The sense of warmth and love that the pair have for each other, and for bandmates Andrew Bailey and Ben Newman, is palpable. “We really do support each other, because we’re friends. We always have been,” Colin says. “And that’s what it really was at first when we moved over to join Cole in LA. We were easing in again as friends, going to shows, listening to music. It was natural for us.”
Cole and Colin describe their mutual struggles as a “shared experience”, and it’s this intrinsic understanding between the group that had a huge effect on what would become the band’s third record, ‘Deceiver’. For the first time, songs were written communally, rather than by Cole as the primary songwriter. As a result, the themes of the album are ones that are deep and personal to every member of the band.
“There’s lightness and darkness in almost every song on the record,” says Cole. Tracks like ‘The Spark’ and ‘Blankenship’ are a testament to this. They’re immediate and bright, and upbeat - they’re fun. But they’re also compounded with a shoegaze slant that’s darker and heavier than anything the band has attempted before.
“I had to look at myself really deeply and confront a lot of things that were difficult to stomach.”
It’s a duality most evident on final track ‘Acheron’. At over seven minutes, it’s the longest offering on the record, moving through distinct phases as it draws towards a deafening, My Bloody Valentine-style conclusion. It’s also the only track on the album that is “wholly dark”, and, as they describe it, without any notion of hope.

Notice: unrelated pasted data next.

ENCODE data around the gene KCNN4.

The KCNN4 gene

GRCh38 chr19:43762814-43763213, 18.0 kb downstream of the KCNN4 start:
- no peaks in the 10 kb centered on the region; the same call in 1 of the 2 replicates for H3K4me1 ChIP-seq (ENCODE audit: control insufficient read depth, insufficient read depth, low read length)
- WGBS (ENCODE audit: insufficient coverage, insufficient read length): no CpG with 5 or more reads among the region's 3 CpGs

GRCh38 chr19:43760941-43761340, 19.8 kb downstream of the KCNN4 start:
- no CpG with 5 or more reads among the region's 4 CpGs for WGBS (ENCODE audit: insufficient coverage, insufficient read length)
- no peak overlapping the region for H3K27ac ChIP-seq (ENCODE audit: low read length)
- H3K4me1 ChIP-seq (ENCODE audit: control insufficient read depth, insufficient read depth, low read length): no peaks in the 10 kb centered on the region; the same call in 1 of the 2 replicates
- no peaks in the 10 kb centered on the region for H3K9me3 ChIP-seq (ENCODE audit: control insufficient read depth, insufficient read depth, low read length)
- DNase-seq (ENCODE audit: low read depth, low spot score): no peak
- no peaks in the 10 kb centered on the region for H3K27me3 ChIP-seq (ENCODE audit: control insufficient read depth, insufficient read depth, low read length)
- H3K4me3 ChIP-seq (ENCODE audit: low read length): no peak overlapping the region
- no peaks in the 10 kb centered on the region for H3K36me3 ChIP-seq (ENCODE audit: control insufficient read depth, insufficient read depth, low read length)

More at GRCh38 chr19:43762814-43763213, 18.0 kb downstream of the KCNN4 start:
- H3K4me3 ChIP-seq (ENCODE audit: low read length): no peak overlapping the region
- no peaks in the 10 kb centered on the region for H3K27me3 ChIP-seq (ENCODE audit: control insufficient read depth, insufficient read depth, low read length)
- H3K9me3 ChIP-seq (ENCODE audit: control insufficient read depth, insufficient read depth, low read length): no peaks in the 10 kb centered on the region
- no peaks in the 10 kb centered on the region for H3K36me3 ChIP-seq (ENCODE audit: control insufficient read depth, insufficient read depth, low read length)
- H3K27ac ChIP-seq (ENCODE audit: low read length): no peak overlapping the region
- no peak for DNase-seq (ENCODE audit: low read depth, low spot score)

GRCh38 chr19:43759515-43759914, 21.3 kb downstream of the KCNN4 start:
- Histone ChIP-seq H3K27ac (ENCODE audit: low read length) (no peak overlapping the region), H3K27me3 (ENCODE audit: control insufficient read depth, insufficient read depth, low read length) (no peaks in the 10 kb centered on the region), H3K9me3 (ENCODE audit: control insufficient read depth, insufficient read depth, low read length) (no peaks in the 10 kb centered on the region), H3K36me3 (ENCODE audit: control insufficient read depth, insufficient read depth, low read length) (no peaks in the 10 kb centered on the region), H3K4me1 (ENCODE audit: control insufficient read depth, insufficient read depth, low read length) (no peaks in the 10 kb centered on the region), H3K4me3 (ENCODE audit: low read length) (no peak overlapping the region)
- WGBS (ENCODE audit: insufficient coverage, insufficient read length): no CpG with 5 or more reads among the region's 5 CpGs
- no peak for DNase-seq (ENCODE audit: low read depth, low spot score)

“There’s this John Hersey book about Hiroshima that includes the line ‘shikata ga nai’, which means ‘it cannot be helped’ or ‘nothing can be done’,” says Cole. “I think that sums up the metaphor of this song. In recovery there’s a lot of surrendering your own self-will. It’s often easier to turn something over that you can’t control if you know it’s in the hands of something bigger - it’s like saying it was the will of God. But there really is no resolution to some things. Sometimes you just have to surrender to [that].”
It might sound fatalistic, but Cole’s perspective comes from a humble place. He talks about acceptance as an important step towards happiness and, more than anything, this new approach is something he wants to share with others. “A lot of the tools I learned in recovery are universal. It’s a guidebook for how to approach life with honesty. Applying those lessons to the band was a huge deal, and the process really worked for us.”
In its title and its content, ’Deceiver’ is an obvious reply to the most recent and troubled period of DIIV. But beyond the walls of sound and swells of guitar distortion, there’s a strong sense of retribution at its heart. It’s perhaps displayed no better than on ‘Skin Game’, a track built around an imaginary dialogue between two addicts: “I can see you’ve had some struggles lately,” Cole sings, “I can’t live like this anymore.”
DIIV are alive, though, and they are rejuvenated. In itself, it’s a fact that seems incredible considering some of the comments Cole made around the release of ‘Is The Is Are’ - many of which suggested that he felt he might not even live to make another record.
“The future of the band feels really exciting and optimistic. It’s fresh for us now,” says Colin, finally now a world away from that dark place. “In no way do we feel like we’ve exhausted our potential,” nods Cole. It’s hopeful, at last, but also true. Far from exhausted, DIIV’s potential seems greater now than ever.
‘Deceiver’ is out now via Captured Tracks.